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Toronto Mayor Brings Unwanted Attention

Toronto is tasked with navigating the Scylla and Charybdis of finding a leader who respects the value of a taxpayer dollar, but who also doesn't smoke crack.  It should not be so difficult.

This article originally appeared on The Daily Caller. You can read the original here


Sometime during my adolescence in my hometown of Toronto, municipal do-gooders began referring to the place as a "world class city." The Canadian self-consciousness of the appellation was immediately apparent to critics, who pointed out that, say, Paris doesn't bang on about being "world class" because it's, y'know, Paris.
 
To wit, if you have to say you are a "world class city," you probably aren't.
 
Even so, Toronto is a splendid spot, the 4th-largest city in North America, and has plenty of which it can be proud.  While it has been almost 50 years since Toronto won a Stanley Cup (that's hockey), it boasts a couple of World Series' and some Grey Cups (that's football, played properly).  It also has an NBA team, named during the heady 90’s when it was assumed people would never, ever cease to be fascinated by Jurassic Park.
 
At last, however, Toronto is receiving the attention it craves, but for none of the reasons it wanted. City fathers (or “city parents” as they would likely prefer to be called) wish they were being recognized for their nonpareil recycling programs, or for banishing automobiles from the roads in favor of streetcars and bicycle lanes, or for a flawless, carbon-neutral hosting of the Olympics (they have had to make do with something called the Pan Am Games instead).
 
But no, the eyes of the world are fixed, albeit briefly, upon this sleepy Hogtown (as Toronto was known well before this current pig-fest) because its mayor has admitted to smoking crack.
 
To the uninitiated, it may seem incredible that a character like Rob Ford could have been elected mayor in the first place.  But, as urban dwellers across North America are aware, modern cities are overtaxed and hyper-regulated, with precious few leaders willing to be frugal with public funds and prioritize the prosaic needs of municipal governing, such as ensuring snow gets cleared and trash gets collected.  In Toronto, the usual parade of horribles toward the mayor's chair consists of tearful, lefty, bike helmet weenies who make New York's Bill de Blasio look like Edmund Burke.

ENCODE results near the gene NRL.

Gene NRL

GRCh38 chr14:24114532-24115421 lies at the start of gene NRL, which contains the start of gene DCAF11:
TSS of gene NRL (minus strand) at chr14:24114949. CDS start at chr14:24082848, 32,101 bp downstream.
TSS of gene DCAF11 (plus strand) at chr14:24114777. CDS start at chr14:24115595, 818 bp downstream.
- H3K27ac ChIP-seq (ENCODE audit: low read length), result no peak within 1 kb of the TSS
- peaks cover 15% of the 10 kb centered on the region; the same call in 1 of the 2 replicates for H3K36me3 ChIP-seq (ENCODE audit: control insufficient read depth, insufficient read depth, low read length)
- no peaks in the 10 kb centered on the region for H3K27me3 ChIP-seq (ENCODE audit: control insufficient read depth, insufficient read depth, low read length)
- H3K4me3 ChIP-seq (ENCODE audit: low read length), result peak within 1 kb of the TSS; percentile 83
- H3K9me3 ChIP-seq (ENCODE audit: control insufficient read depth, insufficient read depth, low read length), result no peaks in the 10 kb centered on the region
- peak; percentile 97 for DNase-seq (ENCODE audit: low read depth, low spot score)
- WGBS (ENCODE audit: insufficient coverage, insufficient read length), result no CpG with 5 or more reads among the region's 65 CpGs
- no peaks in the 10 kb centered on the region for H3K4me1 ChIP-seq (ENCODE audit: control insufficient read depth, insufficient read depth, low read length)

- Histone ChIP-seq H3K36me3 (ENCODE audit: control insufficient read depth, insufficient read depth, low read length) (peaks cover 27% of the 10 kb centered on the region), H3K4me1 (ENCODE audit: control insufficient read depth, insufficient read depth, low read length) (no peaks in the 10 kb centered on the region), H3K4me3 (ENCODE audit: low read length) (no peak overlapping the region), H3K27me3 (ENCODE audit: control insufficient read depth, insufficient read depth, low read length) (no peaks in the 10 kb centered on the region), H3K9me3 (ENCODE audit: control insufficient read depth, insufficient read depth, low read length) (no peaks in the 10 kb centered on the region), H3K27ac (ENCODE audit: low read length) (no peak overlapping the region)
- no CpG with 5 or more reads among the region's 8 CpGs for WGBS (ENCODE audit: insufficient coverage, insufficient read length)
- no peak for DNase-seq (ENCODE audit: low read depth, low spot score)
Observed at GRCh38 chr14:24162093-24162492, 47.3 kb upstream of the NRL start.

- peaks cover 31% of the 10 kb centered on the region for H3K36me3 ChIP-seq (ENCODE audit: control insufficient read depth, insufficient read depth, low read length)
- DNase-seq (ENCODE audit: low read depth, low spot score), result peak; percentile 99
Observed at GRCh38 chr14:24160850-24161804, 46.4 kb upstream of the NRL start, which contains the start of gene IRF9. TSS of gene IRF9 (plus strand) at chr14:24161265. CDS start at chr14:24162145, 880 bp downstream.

In this context, Ford was a welcome contrast.  Since winning about half the vote in a crowded field in 2010, Ford has been the bete noire of the city's leftists (essentially, the half who didn't vote for him). Unable to claim his overwhelming victory was illegitimate, they have obsessed over and magnified his failings, real and perceived.

I recall attending a home game of Toronto's NBA thunder-lizard squadron with a prominent liberal journalist pal a couple years back. Between educating me on player biographies and lamenting that they don't call traveling anymore, he peppered me with questions about my feelings on Mayor Ford.  I mostly shrugged in response and my left-wing interlocutor was flabbergasted that I was not as preoccupied and outraged by the man as he was.

At that point, while we could agree Ford's bombastic style and nose-painting were a bit much, I never considered limited-government reforms at City Hall worthy of hyperventilation.  In fact, I agreed with them.  And, like many observers of the media, I am familiar with the phenomenon of journalists lambasting someone whose ideology they despise, while lionizing lightweights who share their values (example: George W. Bush is smarter than Barack Obama – discuss).